8. We’ve had eerily similar paths, you know that? I’m a few hairs behind you now, still working hard to get my ms presentable. But as for sheer longwindedness I’m confident I’ve got EVERYBODY beat.

  9. Good luck, R.L.! As Linda just said to me yesterday re: a negotiation, get ready to “hurry up and wait!” I have been amazed in my now 8 years in this business (I landed my first agent in 2005) how much waiting is involved, and just how patient one has to be. The key is to stay busy while waiting working on the next manuscript. I say this even though I don’t always do it, because it’s so true. I can drive myself crazy waiting.

    Sometimes answers come quicker than you can even imagine. More frequently, though, things you expect to take days take weeks, and things you expect to take weeks take months.

    Regardless, I would not trade one second of this crazy career for anything else in the world. All it takes is one “Yes,” and all the “No” answers disappear. The world changes. It’s breathtaking.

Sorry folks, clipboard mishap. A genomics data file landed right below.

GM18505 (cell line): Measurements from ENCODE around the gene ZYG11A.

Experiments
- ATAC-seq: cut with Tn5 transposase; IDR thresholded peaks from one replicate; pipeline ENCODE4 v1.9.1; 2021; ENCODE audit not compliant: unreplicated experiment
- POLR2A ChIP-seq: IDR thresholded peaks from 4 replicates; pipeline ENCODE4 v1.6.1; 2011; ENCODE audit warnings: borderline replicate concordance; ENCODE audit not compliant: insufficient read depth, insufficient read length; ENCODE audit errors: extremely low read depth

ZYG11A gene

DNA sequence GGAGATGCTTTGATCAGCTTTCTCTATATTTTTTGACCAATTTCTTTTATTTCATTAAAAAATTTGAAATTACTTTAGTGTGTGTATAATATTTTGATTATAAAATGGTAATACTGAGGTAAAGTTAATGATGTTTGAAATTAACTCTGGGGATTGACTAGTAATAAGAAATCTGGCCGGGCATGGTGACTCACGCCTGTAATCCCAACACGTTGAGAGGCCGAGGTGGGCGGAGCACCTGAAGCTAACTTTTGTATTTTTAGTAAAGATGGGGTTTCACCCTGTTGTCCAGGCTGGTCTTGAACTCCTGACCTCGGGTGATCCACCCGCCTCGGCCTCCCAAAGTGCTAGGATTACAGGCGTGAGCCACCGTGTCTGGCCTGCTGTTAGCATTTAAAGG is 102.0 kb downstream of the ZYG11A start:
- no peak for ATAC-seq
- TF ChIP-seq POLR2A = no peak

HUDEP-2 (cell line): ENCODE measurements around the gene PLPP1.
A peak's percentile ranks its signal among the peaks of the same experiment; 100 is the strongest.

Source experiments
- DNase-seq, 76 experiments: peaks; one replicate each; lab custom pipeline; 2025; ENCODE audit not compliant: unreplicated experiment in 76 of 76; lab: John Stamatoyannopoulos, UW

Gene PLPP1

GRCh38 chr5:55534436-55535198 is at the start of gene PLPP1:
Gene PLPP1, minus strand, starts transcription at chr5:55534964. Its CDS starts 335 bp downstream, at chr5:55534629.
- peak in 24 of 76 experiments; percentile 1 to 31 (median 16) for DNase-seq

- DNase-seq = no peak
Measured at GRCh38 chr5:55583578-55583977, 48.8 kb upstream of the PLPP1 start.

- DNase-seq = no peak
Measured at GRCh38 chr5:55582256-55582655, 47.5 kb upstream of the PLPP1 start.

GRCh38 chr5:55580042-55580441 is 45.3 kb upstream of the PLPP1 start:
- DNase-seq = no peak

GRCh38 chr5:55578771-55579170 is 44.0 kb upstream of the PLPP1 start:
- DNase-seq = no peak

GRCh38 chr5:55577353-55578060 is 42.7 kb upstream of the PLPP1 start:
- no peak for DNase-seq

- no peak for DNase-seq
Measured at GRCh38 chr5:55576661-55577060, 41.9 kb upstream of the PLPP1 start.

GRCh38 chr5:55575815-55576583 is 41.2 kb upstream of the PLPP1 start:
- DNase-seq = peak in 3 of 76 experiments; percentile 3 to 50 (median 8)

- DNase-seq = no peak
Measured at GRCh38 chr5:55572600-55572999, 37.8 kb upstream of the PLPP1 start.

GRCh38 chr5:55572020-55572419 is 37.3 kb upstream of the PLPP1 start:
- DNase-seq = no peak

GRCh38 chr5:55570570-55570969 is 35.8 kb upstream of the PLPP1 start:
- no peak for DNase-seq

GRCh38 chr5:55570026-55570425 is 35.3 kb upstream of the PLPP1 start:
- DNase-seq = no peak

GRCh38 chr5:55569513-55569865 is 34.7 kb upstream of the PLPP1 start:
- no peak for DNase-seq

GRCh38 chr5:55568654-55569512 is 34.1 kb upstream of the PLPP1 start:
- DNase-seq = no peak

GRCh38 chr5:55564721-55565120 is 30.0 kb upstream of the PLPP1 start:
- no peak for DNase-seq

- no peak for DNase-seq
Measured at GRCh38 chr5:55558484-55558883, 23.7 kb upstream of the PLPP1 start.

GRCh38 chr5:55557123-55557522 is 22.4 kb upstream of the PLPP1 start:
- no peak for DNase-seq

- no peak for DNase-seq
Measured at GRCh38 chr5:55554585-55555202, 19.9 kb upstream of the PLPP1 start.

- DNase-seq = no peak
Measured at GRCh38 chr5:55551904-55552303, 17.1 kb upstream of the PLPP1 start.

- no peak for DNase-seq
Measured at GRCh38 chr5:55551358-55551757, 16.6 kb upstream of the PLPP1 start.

Good luck!

  10. This is simply beautiful.
    Ah, our babies going out into the world to get slapped around. Mine’s slightly bruised, but I like it. I’m kind of Fight Club about my work anyway. I’m kicking the crap out of it right now.

    I get excited every single time I get an email with the name Linda Epstein in it. I conditioned myself to unleash the butterflies whenever I saw that name, hoping it was an email asking for The Call. Now I still get all giddy. Querying has marked me!